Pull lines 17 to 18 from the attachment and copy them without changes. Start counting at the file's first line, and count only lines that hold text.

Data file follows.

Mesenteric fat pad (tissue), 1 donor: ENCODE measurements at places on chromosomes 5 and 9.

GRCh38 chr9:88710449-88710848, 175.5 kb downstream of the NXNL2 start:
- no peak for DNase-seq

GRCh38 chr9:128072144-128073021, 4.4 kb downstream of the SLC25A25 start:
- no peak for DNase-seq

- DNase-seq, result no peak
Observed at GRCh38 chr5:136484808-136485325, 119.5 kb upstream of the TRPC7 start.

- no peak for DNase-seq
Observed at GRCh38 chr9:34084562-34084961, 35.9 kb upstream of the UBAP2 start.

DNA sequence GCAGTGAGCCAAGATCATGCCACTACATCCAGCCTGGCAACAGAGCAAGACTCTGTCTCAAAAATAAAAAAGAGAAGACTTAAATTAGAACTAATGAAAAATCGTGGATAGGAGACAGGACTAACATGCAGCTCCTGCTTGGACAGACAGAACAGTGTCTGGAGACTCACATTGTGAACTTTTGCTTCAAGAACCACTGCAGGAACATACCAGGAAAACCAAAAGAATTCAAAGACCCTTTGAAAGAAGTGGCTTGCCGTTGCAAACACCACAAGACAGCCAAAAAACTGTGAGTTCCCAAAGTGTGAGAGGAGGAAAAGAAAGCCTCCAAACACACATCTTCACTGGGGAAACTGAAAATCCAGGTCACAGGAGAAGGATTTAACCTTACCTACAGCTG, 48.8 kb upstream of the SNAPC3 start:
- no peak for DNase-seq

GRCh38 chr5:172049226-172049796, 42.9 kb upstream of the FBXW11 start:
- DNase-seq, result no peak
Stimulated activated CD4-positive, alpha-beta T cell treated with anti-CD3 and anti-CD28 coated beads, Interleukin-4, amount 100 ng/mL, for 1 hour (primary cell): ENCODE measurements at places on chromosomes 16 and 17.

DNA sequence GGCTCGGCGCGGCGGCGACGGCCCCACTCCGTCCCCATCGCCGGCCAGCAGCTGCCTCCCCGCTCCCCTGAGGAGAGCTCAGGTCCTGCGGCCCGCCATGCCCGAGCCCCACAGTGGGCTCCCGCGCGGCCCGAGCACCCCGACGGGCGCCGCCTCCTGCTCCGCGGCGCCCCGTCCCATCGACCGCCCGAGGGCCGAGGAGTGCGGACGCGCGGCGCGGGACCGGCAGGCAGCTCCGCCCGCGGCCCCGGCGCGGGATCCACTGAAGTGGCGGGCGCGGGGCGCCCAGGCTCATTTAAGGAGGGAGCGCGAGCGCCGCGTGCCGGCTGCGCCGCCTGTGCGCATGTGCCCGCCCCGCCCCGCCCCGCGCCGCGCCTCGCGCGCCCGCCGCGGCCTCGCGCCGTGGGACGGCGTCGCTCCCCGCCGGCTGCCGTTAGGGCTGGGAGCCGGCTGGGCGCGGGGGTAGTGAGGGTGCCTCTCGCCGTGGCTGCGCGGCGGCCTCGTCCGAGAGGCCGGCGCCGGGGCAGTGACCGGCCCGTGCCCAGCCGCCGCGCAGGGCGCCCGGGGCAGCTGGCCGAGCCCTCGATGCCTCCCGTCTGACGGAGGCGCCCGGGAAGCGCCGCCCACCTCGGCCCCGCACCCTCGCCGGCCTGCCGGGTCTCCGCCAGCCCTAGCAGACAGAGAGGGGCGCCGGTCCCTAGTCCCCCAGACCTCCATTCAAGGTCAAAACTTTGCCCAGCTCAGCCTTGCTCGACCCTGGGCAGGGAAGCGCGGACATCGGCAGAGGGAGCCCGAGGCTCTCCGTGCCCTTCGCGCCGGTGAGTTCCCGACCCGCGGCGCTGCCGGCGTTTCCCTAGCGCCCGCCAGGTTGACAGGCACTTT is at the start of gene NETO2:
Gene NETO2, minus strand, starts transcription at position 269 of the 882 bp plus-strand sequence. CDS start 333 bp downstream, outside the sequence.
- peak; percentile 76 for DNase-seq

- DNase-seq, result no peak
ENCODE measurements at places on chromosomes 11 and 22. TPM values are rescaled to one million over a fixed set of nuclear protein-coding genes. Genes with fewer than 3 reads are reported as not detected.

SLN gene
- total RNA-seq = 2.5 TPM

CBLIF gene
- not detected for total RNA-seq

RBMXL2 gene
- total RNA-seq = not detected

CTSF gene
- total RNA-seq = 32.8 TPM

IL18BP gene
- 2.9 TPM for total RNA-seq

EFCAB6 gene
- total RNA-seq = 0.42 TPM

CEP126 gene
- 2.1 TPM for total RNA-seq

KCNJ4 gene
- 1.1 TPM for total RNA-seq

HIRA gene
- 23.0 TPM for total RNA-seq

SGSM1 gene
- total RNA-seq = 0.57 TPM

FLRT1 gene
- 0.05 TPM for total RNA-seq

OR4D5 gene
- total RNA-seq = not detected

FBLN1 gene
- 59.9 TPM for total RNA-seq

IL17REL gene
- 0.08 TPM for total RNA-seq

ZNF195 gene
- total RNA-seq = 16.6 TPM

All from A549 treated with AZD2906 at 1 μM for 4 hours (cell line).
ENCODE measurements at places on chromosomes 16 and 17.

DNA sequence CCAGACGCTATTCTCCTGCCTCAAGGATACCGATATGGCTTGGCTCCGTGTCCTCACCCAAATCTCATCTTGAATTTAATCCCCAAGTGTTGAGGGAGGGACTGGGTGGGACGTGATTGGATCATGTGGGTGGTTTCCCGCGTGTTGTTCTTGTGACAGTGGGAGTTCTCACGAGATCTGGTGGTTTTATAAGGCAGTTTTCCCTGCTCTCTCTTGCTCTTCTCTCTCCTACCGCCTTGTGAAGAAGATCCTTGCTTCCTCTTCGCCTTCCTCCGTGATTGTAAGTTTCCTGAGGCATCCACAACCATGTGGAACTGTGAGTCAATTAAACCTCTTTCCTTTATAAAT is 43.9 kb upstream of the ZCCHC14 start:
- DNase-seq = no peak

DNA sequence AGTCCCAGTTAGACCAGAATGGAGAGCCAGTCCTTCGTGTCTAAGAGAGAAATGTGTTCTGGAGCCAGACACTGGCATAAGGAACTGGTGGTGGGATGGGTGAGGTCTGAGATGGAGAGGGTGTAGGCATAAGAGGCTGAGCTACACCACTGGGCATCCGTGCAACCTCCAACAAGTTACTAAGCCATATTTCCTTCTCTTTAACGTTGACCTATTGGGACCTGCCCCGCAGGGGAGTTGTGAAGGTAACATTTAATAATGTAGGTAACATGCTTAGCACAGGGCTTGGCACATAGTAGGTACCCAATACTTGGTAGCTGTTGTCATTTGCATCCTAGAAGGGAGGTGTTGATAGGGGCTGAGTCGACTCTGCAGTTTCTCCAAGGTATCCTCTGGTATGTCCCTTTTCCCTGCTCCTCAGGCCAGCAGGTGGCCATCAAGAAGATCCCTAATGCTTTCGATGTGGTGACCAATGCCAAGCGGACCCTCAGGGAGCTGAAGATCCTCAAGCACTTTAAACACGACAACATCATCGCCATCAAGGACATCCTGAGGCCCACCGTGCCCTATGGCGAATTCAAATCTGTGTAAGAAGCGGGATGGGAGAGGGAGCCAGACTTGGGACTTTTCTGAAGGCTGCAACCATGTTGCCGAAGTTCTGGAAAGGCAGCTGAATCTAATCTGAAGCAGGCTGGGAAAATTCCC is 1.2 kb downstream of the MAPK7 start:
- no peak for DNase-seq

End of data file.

- peak; percentile 76 for DNase-seq

- DNase-seq, result no peak